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What the US election means for the climate

30th Oct 2020
What the US election means for the climate

(Photo credit: skeeze/Pixabay)

The United States Presidential election is happening amid an unprecedented season of natural disasters, from untamed wildfires in California to devastating hurricanes along the Gulf Coast.

Donald Trump and many in his Republican Party have been reluctant to attribute worsening natural disasters to climate change, and his Administration has dismantled environmental laws at every turn. Joe Biden, Presidential candidate for the Democrats, recites more candid rhetoric when talking about environmental issues, admitting that worse natural disasters are a result of warmer weather, and offering a plan to address climate change if elected.

The November 3 election will determine whether the Government of the world’s largest per capita polluter acts on climate or continues to let private companies determine what good stewardship looks like.

The New York Times published a list of 100 environmental rules that the Trump Administration is reversing, 68 that were completed, and 32 in progress as of July of this year. Some rollbacks include: cancelling a requirement for oil and gas companies to report methane emissions, lifting the ban on drilling in the Arctic National Wildlife Refuge and revoking a rule that prevented coal companies from dumping mining debris into local streams.

While Trump’s withdrawal from the Paris Climate Agreement garnered international attention, the domestic rollbacks could do far greater damage, though many are facing legal scrutiny. Appointments to top agencies have exposed the Trump Administration’s “deregulatory agenda.”

While Donald Trump Administration officials aren’t known for lasting long in their roles — the former head of the Environmental Protection Agency, Scott Pruitt, resigned over ethics issues and the current leader of the Interior Department, David Burnhardt, faces conflicts of interest allegations — those that head environmental agencies often hold views starkly antithetical to the missions of those agencies.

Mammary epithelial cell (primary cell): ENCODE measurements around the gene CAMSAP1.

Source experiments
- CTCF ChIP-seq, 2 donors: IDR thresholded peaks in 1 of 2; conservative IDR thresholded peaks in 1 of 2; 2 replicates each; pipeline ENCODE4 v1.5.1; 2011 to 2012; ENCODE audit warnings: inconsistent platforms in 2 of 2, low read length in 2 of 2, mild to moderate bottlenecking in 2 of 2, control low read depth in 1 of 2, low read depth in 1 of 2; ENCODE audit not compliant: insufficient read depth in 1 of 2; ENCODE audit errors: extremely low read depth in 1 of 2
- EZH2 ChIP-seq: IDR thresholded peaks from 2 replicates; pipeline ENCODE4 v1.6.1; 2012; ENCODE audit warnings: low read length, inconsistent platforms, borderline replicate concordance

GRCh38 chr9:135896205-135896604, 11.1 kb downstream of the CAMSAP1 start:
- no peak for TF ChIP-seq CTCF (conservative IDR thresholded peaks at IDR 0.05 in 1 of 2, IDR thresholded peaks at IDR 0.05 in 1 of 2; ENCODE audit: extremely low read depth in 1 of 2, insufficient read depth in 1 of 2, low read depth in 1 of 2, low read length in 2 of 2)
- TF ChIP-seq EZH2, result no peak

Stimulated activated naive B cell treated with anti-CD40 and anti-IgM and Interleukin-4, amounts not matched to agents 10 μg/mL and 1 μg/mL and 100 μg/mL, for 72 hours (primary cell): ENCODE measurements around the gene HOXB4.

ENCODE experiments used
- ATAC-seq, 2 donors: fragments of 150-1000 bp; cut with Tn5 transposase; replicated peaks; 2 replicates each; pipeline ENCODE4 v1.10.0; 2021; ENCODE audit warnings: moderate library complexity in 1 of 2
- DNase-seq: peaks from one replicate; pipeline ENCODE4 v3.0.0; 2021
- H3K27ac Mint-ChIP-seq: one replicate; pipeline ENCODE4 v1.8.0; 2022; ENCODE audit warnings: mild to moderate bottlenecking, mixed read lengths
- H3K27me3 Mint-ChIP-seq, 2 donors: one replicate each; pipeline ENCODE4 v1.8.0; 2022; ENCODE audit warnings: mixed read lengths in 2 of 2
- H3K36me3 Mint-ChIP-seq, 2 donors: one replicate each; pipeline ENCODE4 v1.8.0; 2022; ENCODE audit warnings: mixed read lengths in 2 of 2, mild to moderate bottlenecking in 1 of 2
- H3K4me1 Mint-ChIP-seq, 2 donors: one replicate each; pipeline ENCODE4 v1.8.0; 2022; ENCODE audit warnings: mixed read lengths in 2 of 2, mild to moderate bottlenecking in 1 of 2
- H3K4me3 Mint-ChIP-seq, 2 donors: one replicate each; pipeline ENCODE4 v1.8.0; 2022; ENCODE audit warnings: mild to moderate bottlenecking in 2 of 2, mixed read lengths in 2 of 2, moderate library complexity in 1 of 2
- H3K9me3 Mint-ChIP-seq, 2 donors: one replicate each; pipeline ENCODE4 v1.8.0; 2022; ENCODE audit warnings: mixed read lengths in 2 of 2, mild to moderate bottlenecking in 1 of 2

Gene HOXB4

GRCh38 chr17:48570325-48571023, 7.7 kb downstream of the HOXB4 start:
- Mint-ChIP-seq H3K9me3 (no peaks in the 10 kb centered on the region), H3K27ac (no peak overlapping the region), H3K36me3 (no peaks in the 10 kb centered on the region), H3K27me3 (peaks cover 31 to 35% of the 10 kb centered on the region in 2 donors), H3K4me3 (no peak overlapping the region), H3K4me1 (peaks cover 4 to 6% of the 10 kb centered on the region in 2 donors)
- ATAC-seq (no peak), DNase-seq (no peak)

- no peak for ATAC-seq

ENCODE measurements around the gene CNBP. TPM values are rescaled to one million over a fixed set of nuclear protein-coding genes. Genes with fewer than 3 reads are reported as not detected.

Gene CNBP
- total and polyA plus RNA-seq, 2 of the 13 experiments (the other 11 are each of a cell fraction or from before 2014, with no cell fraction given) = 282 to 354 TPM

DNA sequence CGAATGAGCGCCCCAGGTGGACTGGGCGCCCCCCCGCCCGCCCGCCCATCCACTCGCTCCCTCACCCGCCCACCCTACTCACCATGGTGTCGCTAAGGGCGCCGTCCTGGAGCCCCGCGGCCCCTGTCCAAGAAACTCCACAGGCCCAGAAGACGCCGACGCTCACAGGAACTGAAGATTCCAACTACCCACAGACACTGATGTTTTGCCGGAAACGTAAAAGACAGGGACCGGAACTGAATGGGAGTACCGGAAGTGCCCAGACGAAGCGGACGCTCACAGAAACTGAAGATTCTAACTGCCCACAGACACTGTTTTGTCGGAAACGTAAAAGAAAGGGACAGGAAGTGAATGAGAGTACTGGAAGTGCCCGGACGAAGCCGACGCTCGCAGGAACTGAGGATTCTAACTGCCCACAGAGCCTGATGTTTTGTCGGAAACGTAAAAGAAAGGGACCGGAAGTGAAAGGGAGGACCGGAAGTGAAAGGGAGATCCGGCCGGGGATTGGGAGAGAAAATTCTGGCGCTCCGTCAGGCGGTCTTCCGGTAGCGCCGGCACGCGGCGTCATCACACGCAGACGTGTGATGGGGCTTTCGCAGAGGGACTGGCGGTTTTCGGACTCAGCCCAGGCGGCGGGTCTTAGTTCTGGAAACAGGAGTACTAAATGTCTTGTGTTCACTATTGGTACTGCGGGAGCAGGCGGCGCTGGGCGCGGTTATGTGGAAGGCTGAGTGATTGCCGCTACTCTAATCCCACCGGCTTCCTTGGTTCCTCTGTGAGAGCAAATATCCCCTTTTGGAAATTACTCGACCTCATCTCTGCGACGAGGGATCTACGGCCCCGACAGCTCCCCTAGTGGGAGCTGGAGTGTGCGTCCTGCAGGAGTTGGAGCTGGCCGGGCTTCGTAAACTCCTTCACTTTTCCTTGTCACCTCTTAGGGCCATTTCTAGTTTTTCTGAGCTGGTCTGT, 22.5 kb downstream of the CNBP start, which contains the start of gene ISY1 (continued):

One of the greatest concerns that United States scientists now face is a lack of transparent and reliable data. Many Government websites have been commanded to remove references to climate change. Needless to say, if the Republicans continue to control the White House for another 4 years, there may be no such thing as environmental regulation in the United States.

Former Vice President, Joe Biden’s environmental record, though more impressive than President Trump’s, may be overblown. GQ reported that Biden claimed to have a role in framing the Paris Climate Agreement but some question the extent of his involvement.

He criticized Donald Trump for leaving the Paris Agreement, citing it as another example of his poor foreign policy record, and vowed to rejoin the landmark climate treaty. Republicans have tried to scare moderates and swing voters into believing that Biden would implement the Green New Deal, a far-reaching proposal to drastically curb greenhouse gas emissions and address racial and income inequality.

Considered by many as far too extreme in what industries it would curb, Biden has reiterated that his plan does not resemble it. He instead wants to get the United States to 100 per cent renewable energy by 2035 by inserting $400 billion into clean energy innovation and technology.

Biden’s procurement of union endorsements keeps him from stating that he would like to radically alter the United States’s energy landscape by getting rid of all fossil fuels right away. Still, the rise of Bernie Sanders and Alexandria Ocasio-Cortez has pushed the Democratic Party farther left, so Biden walks a fine line trying to appease more moderate Democrats as well as the more radical “Bernie or Bust” voters.

The 2020 election has the world holding its breath. The rise of Donald Trump and his subsequent victory in 2016 came as a shock — something many people scoffed at as impossible until they heard the results, akin to the Brexit vote. For years, experts have urged national leaders to act swiftly and decisively to avert climate disaster, giving a specific number of years before Earth’s fate would be sealed. Meanwhile, these leaders have enacted proposals here and there and patted themselves on the back for doing so, yet the magnitude of natural disasters has got worse, allergy seasons have got longer and mass migrations of human beings are occurring.

While the Paris Climate Agreement was hailed a success, many nations have not met their commitments. The coronavirus has put a variety of environmental issues on the back burner, especially those related to disposable waste. While the United States election will mean a great deal for climate and environmental regulations for a nation with a major carbon footprint, reversing course to save, not the planet, but our species will take worldwide decisive and swift action.

Greta Thunberg recently endorsed Biden for president, showing that someone with a plan in the right direction, even if it is more incremental than radical, is better than someone trying to dismantle the system altogether.

Sarah Sakeena Marshall,
Grit Daily Staff Writer,
The Muslim News Environmental Columnist

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